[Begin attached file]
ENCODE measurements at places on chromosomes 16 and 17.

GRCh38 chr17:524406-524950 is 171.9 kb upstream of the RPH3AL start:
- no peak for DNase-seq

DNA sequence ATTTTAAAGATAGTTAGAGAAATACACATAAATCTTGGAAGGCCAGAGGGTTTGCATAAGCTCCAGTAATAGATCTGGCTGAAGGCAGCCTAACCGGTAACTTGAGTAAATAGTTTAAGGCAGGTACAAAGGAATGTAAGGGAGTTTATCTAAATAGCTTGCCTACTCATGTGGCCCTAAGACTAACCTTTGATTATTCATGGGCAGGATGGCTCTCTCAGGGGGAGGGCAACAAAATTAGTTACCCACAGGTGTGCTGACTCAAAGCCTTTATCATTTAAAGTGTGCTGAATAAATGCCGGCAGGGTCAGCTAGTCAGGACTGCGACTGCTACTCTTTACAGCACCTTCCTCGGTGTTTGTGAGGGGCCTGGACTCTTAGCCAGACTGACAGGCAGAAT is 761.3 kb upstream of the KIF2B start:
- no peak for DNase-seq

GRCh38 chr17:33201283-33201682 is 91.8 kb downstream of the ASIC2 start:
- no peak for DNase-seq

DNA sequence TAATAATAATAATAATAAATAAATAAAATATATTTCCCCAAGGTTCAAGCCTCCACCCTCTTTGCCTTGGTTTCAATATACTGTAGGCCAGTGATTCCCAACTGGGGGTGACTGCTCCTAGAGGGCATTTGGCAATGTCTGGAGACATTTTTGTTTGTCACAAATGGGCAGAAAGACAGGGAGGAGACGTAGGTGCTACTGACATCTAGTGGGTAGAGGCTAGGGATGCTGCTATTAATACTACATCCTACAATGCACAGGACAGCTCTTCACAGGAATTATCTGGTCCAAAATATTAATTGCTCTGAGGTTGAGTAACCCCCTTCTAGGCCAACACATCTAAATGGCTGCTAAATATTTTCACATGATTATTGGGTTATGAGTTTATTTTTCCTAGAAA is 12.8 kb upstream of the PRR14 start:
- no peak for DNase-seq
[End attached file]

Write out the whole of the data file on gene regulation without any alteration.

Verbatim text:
ENCODE measurements at places on chromosomes 16 and 17.

GRCh38 chr17:524406-524950 is 171.9 kb upstream of the RPH3AL start:
- no peak for DNase-seq

DNA sequence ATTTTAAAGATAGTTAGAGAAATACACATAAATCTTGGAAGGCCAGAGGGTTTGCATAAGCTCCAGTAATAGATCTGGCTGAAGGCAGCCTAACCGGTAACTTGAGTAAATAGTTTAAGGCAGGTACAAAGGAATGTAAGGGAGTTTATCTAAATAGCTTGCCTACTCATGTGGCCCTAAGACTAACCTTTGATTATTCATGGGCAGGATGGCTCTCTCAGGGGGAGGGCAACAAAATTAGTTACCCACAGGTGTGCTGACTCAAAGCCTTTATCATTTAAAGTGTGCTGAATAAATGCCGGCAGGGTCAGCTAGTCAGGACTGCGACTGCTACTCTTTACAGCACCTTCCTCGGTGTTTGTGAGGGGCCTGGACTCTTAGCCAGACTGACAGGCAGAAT is 761.3 kb upstream of the KIF2B start:
- no peak for DNase-seq

GRCh38 chr17:33201283-33201682 is 91.8 kb downstream of the ASIC2 start:
- no peak for DNase-seq

DNA sequence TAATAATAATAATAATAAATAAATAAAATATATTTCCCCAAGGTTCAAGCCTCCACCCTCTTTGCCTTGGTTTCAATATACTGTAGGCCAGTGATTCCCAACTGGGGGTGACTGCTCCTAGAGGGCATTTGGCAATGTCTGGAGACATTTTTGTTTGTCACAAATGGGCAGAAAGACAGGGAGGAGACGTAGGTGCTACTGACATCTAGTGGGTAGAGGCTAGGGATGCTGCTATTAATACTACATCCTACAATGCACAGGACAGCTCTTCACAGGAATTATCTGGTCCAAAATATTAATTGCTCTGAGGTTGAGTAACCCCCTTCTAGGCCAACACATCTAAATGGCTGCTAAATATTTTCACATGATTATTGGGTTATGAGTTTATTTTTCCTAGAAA is 12.8 kb upstream of the PRR14 start:
- no peak for DNase-seq